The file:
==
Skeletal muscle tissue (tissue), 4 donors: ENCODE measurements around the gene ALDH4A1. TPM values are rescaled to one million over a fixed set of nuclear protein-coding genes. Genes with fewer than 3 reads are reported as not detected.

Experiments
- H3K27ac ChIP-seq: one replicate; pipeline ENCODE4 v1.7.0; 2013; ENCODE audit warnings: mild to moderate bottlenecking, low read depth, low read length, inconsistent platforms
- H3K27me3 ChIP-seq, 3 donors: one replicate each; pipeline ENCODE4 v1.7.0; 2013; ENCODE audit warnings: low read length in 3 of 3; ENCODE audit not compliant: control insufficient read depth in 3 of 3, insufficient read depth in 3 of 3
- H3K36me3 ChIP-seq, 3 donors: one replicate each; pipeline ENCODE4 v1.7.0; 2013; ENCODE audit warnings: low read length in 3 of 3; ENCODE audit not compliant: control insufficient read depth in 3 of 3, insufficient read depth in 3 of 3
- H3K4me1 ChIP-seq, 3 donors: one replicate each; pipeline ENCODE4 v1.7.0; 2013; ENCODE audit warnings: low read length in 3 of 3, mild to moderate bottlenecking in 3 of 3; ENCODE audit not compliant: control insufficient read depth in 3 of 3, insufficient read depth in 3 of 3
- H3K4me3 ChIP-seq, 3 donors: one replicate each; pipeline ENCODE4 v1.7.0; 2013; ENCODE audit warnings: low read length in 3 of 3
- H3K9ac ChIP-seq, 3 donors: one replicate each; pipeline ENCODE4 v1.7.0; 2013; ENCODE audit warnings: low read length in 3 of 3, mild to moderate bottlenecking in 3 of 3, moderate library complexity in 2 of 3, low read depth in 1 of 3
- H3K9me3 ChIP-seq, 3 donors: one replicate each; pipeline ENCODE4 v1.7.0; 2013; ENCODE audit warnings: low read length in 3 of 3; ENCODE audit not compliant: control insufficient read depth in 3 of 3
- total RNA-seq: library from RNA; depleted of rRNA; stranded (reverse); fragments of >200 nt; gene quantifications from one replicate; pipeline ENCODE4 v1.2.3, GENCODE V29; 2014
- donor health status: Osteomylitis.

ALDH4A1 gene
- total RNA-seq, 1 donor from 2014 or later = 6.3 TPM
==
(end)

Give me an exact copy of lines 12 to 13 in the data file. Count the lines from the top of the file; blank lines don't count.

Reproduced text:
ALDH4A1 gene
- total RNA-seq, 1 donor from 2014 or later = 6.3 TPM